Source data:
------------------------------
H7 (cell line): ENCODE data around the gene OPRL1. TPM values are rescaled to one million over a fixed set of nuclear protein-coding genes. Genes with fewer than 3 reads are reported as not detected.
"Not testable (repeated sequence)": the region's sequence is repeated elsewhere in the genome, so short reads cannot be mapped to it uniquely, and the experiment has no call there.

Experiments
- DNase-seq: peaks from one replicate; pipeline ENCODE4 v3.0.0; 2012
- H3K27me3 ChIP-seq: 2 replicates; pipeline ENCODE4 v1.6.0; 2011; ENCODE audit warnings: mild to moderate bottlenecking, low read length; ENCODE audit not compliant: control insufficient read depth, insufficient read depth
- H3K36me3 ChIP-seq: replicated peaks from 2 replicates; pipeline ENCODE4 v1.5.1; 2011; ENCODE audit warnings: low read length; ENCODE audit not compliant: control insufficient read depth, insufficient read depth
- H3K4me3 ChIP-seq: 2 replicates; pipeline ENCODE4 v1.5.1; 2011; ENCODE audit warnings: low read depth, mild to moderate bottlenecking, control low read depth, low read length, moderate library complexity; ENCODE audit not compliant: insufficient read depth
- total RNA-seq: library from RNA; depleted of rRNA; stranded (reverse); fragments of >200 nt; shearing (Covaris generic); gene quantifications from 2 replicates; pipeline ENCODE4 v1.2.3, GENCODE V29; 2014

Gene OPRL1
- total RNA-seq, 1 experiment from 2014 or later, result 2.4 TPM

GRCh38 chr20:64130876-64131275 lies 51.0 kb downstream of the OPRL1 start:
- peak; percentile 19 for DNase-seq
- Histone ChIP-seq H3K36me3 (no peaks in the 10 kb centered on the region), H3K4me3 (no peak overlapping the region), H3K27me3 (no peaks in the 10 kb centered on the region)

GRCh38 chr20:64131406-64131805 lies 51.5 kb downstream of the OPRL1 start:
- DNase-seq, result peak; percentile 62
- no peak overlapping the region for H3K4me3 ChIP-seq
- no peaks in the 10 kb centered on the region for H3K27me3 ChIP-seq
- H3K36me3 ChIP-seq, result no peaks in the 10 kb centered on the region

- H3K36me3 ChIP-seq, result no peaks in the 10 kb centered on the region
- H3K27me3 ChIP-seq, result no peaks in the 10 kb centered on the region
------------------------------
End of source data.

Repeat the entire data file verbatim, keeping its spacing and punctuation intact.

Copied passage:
H7 (cell line): ENCODE data around the gene OPRL1. TPM values are rescaled to one million over a fixed set of nuclear protein-coding genes. Genes with fewer than 3 reads are reported as not detected.
"Not testable (repeated sequence)": the region's sequence is repeated elsewhere in the genome, so short reads cannot be mapped to it uniquely, and the experiment has no call there.

Experiments
- DNase-seq: peaks from one replicate; pipeline ENCODE4 v3.0.0; 2012
- H3K27me3 ChIP-seq: 2 replicates; pipeline ENCODE4 v1.6.0; 2011; ENCODE audit warnings: mild to moderate bottlenecking, low read length; ENCODE audit not compliant: control insufficient read depth, insufficient read depth
- H3K36me3 ChIP-seq: replicated peaks from 2 replicates; pipeline ENCODE4 v1.5.1; 2011; ENCODE audit warnings: low read length; ENCODE audit not compliant: control insufficient read depth, insufficient read depth
- H3K4me3 ChIP-seq: 2 replicates; pipeline ENCODE4 v1.5.1; 2011; ENCODE audit warnings: low read depth, mild to moderate bottlenecking, control low read depth, low read length, moderate library complexity; ENCODE audit not compliant: insufficient read depth
- total RNA-seq: library from RNA; depleted of rRNA; stranded (reverse); fragments of >200 nt; shearing (Covaris generic); gene quantifications from 2 replicates; pipeline ENCODE4 v1.2.3, GENCODE V29; 2014

Gene OPRL1
- total RNA-seq, 1 experiment from 2014 or later, result 2.4 TPM

GRCh38 chr20:64130876-64131275 lies 51.0 kb downstream of the OPRL1 start:
- peak; percentile 19 for DNase-seq
- Histone ChIP-seq H3K36me3 (no peaks in the 10 kb centered on the region), H3K4me3 (no peak overlapping the region), H3K27me3 (no peaks in the 10 kb centered on the region)

GRCh38 chr20:64131406-64131805 lies 51.5 kb downstream of the OPRL1 start:
- DNase-seq, result peak; percentile 62
- no peak overlapping the region for H3K4me3 ChIP-seq
- no peaks in the 10 kb centered on the region for H3K27me3 ChIP-seq
- H3K36me3 ChIP-seq, result no peaks in the 10 kb centered on the region

- H3K36me3 ChIP-seq, result no peaks in the 10 kb centered on the region
- H3K27me3 ChIP-seq, result no peaks in the 10 kb centered on the region